Translated variously as “inward training,” “self-cultivation,” and “inner development,” the Nei-yeh is an early Daoist work consisting, according to the translation we have followed, of 26 interconnected verses. Set out in these subtle, beautiful poems is a program concerned with aligning one’s posture, breathing, and mind with the Way of things. Some Daoist scholars, therefore, have come to regard this “biospiritual” text as an important complement to the social and political aspects of the Daodejing as well as to the mystical aspirations of The Inner Chapters.

In contrast with its competitors then and now, Inward Training makes no promises about longevity or eternal life. This is because its aim is not supernatural but more humbly human: it is to lead the best kind of life a human can. Though the details of the program are obscure, the rough outline is fairly clear. The practitioner who is diligent and regular in his practice may discover that the substantial force that animates all things is now also animating his life and this more and more. Whatever flows through the cosmos also flows through him; whatever would otherwise tend to depart now remains with him; no longer “an obstruction,” he is a vessel for receiving, his life an example of proper attuning to this higher, all-pervading force. To be sure, as he aligns his breath and calms his mind, the results will be revealed, at least in part, in his countenance, in his easy strength, in the kindness others show him. Moreover, because he has learned proper measure, he may also lead a longer life than those who would recklessly go contrary to the Way. Yet good health, good reputation, and longevity have never been his reasons for following the Way; rather, it is to accord himself with this reality for its own sake.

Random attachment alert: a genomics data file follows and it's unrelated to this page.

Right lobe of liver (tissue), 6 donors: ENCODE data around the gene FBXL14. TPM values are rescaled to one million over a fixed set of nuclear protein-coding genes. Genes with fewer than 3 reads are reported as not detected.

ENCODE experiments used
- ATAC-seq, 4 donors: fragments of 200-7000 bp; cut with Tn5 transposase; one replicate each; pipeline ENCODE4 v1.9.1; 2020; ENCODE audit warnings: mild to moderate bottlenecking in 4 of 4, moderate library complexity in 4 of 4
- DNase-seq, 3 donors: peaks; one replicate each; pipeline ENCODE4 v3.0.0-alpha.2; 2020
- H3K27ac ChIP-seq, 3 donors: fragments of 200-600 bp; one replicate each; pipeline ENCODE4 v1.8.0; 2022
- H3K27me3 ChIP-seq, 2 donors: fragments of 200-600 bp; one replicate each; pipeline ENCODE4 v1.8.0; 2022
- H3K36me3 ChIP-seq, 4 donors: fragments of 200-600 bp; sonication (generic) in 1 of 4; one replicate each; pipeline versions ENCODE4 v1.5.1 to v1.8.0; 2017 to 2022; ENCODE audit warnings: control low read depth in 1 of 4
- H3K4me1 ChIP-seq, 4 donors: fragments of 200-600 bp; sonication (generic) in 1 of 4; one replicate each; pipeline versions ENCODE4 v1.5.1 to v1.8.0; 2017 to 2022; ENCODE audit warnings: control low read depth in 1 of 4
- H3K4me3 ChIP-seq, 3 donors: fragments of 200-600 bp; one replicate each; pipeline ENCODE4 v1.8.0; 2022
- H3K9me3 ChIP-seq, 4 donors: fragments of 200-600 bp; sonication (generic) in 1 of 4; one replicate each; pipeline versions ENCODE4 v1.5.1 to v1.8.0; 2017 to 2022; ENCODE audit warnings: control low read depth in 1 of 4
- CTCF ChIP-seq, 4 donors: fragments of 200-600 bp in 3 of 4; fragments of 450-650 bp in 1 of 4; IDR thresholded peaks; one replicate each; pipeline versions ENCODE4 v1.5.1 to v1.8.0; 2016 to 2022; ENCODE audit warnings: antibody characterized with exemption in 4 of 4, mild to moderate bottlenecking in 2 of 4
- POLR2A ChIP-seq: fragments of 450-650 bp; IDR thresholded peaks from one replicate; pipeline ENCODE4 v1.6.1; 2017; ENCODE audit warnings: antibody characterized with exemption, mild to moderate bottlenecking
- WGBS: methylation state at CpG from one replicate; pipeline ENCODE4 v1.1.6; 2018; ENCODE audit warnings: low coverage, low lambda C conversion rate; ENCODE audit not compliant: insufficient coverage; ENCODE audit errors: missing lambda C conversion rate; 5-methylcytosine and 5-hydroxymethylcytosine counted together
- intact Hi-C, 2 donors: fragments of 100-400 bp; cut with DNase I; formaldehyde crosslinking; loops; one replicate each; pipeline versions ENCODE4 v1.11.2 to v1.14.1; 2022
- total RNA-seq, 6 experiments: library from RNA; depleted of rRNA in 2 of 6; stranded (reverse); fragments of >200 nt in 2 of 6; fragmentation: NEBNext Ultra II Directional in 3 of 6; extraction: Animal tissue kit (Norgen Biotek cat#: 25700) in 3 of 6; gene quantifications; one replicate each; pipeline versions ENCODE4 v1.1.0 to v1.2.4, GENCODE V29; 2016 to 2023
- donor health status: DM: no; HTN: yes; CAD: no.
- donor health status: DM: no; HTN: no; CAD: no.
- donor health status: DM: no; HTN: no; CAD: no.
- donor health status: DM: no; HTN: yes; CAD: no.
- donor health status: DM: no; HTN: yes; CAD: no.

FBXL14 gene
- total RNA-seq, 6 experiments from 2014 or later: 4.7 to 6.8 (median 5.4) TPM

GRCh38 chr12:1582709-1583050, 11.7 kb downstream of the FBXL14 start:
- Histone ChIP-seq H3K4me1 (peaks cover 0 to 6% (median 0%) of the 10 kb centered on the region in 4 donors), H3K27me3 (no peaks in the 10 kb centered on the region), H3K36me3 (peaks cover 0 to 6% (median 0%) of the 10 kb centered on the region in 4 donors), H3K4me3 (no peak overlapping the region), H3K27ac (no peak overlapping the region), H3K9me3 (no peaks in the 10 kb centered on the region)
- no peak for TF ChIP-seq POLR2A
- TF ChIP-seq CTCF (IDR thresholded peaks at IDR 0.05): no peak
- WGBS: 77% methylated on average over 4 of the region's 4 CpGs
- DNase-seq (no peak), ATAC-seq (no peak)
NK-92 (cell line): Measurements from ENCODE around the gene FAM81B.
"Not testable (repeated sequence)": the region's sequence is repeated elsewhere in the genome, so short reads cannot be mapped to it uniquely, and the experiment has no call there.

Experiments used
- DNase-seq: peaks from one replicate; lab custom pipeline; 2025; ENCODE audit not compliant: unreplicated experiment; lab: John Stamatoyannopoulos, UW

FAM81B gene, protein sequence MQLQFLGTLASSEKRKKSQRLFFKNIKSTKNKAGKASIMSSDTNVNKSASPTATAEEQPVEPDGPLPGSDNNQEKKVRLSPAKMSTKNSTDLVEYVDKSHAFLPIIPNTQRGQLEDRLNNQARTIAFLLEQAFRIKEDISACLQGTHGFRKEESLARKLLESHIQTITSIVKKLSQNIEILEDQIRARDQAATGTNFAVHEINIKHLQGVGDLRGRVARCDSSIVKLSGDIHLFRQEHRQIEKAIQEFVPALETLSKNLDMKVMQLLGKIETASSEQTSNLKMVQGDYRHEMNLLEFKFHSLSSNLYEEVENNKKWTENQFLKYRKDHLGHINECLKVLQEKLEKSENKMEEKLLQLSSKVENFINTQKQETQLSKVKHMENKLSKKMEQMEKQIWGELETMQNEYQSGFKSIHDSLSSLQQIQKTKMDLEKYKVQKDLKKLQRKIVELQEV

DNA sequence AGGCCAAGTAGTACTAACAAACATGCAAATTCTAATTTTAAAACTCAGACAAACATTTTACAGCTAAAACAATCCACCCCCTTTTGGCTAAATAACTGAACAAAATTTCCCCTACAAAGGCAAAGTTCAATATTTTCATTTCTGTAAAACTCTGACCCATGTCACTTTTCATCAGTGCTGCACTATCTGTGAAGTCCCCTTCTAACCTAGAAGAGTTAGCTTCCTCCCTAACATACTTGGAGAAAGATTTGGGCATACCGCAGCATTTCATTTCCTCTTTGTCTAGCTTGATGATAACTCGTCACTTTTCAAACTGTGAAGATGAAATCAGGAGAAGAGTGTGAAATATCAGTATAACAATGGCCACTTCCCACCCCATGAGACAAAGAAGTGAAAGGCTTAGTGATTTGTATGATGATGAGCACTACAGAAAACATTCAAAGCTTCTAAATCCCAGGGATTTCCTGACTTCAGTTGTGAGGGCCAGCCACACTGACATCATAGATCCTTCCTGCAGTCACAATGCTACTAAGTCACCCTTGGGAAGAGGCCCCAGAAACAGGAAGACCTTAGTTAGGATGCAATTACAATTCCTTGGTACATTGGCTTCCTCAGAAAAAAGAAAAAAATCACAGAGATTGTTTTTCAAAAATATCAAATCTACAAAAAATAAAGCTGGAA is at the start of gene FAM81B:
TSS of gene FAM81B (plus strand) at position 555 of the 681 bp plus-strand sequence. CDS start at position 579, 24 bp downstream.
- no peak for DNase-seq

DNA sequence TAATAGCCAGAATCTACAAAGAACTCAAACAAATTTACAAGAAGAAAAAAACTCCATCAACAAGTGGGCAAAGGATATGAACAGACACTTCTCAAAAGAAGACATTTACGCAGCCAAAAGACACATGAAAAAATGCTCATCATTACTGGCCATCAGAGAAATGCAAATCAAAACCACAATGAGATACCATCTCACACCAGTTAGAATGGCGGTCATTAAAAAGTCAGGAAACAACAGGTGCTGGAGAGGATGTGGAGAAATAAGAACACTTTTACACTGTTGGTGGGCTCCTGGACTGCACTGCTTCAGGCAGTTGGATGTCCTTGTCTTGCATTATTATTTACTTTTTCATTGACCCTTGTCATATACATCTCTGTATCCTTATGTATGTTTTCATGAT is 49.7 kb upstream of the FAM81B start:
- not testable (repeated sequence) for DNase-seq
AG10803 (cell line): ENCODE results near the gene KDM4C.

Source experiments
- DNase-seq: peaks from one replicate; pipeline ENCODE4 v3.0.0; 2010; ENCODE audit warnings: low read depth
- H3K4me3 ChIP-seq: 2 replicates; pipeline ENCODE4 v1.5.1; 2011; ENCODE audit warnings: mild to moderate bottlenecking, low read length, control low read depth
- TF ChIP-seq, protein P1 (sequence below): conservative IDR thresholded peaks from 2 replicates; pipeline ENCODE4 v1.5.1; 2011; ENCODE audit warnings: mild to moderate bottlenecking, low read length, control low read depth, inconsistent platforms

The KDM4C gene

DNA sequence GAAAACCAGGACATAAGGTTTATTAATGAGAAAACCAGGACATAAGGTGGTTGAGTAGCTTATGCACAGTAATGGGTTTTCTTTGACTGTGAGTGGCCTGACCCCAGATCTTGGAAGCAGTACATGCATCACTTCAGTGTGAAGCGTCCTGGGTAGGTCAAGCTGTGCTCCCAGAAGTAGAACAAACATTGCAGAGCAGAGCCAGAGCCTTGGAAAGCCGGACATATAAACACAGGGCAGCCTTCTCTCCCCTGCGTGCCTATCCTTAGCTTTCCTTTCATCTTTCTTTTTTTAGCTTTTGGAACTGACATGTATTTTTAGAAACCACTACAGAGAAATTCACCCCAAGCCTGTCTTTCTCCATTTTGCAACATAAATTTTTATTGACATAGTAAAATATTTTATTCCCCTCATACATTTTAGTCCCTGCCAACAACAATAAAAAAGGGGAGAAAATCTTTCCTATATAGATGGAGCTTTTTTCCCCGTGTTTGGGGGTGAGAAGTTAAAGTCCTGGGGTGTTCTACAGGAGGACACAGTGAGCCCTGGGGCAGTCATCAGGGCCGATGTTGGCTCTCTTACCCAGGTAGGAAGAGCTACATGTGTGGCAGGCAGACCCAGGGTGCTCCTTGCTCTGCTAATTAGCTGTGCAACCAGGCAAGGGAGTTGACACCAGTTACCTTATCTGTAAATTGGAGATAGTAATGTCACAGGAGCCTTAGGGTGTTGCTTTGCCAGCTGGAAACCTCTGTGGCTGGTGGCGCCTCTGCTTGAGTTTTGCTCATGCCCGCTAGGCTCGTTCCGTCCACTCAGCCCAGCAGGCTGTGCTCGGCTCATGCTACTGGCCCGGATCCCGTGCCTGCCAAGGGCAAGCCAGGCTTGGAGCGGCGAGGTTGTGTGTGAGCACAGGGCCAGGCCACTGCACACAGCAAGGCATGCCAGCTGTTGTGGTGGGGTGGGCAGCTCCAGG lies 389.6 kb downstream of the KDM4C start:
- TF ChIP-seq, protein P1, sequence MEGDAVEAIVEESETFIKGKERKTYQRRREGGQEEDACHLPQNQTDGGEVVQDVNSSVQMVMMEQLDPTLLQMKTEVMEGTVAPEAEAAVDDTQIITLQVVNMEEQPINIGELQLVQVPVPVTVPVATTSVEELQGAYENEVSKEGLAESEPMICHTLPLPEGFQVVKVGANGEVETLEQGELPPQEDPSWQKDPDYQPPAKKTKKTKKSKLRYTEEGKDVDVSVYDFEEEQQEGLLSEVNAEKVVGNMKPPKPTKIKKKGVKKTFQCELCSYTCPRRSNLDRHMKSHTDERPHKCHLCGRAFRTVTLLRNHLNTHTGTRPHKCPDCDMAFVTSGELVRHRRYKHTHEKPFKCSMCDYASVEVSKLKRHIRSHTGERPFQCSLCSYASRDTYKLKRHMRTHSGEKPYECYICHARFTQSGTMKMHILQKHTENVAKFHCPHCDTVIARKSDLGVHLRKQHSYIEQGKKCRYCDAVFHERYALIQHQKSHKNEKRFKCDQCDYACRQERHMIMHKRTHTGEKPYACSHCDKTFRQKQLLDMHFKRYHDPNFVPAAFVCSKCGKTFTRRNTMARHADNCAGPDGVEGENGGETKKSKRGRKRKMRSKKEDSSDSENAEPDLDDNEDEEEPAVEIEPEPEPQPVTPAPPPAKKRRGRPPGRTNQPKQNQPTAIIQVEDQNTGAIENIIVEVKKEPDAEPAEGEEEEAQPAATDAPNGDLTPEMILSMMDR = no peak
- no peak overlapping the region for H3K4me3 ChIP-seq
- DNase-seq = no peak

One final word. These readings were recorded over a two-week period in late April and early May of 2014. In keeping with Daoist philosophy’s requirement that one come to experiential awareness of its teachings, Alexandra and I went about learning how to read this work as we learned what it was about: our exploration of diction was to be spiritual exercise in itself. In all this, however, we make no claims to be Daoist sages nor would we. As is evident, we are but learners nearer to the beginning of the course than the end.

–Alexandra and Andrew Taggart Joshua Tree, California, Spring 2014